Early Childhood Intervention: Module One – Typical and Atypical Development

Pragmatic Language

Communication Development: Pragmatic Language1

Pragmatic language is the social reason we use language, or the “practical’ aspect of language. We use language to communicate our thoughts and ideas to those around us. We also use language to explain and wonder about things, and try to make sense of the world around us.

Some pragmatic milestones include the following:

  • making eye contact with others (unless not culturally appropriate)
  • learning to take turns
  • using a tone of voice that mirrors that of adults (e.g. using different intonation when telling something, when asking a question, when excited , upset or scared)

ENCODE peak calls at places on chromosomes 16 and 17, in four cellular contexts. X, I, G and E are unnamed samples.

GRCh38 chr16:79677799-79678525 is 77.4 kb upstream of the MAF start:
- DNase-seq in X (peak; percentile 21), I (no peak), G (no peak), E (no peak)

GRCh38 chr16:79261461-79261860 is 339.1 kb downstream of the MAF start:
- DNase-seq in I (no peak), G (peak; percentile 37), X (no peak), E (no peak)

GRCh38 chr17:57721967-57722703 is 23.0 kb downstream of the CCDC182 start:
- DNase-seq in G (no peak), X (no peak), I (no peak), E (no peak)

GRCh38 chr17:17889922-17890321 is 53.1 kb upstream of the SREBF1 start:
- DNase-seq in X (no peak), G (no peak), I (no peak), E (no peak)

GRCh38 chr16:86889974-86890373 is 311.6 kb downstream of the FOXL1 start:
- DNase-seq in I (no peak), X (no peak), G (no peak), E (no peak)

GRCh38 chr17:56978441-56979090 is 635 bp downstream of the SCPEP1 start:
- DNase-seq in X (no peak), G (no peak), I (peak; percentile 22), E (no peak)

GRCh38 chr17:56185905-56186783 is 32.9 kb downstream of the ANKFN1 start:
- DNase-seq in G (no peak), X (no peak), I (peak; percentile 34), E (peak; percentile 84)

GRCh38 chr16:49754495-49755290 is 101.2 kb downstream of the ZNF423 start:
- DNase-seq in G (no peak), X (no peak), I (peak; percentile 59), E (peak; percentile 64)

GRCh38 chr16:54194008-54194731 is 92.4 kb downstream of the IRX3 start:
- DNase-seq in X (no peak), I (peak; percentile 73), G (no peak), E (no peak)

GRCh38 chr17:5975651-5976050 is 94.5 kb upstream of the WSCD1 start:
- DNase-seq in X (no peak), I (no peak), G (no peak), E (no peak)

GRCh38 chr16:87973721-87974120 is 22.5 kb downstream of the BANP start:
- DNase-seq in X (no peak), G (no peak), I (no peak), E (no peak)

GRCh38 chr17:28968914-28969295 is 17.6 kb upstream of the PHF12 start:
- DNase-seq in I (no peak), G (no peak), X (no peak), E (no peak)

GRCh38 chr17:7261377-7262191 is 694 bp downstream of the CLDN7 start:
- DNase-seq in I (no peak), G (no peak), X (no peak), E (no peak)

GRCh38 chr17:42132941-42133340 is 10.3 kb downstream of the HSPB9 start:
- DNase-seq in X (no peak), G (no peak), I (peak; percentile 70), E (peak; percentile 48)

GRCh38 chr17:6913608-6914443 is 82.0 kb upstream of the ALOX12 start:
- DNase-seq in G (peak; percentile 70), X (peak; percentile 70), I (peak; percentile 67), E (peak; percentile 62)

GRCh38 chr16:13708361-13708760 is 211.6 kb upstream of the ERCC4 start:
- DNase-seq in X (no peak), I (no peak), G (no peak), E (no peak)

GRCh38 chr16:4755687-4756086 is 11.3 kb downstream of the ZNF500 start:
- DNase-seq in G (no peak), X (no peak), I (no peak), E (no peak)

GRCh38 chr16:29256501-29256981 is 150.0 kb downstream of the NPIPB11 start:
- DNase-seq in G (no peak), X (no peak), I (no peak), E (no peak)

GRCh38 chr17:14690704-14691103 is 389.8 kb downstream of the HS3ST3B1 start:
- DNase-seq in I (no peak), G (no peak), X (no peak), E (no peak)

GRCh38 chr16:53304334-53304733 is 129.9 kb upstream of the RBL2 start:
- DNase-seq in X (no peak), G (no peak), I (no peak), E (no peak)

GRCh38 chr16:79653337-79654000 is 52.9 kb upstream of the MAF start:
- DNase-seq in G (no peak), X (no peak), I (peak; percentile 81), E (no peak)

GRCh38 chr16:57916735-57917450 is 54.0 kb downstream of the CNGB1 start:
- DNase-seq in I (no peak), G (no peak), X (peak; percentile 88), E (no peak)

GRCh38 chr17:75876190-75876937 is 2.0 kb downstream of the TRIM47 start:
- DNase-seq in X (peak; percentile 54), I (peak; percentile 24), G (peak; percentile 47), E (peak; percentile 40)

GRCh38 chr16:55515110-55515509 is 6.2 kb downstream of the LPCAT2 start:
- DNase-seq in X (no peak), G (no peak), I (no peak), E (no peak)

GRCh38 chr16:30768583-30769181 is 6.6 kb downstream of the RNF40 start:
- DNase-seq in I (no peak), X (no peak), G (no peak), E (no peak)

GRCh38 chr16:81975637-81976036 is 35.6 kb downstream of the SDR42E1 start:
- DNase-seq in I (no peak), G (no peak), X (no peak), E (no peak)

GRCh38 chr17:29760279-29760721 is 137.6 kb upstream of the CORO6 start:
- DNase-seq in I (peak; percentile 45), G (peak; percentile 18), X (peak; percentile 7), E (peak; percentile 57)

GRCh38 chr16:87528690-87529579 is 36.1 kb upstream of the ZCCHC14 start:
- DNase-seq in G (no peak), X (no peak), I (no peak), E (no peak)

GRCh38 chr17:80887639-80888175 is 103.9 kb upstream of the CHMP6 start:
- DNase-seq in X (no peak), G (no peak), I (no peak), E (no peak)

• modulating intensity of voice as needed (e.g. inside vs. outside voice)
  • using language to label things (e.g. it’s a dog)
  • using language to protest something (e.g. it’s not fair)
  • using language to express emotions (e.g. I feel happy/sad)
  • using language to express opinions (e.g. well, I don’t like it one bit!)
  • answering questions (e.g., it wasn’t me…)
  • telling others about experiences, briefly at first, then in detail (e.g., I saw that movie; I went to the movies with my older brother and his girlfriend)
  • staying on topic in a conversation (e.g., brings examples or ideas on the same topic)
  • moving to a different topic in a conversation (e.g., understands that topic of conversation has changed)
1 see References

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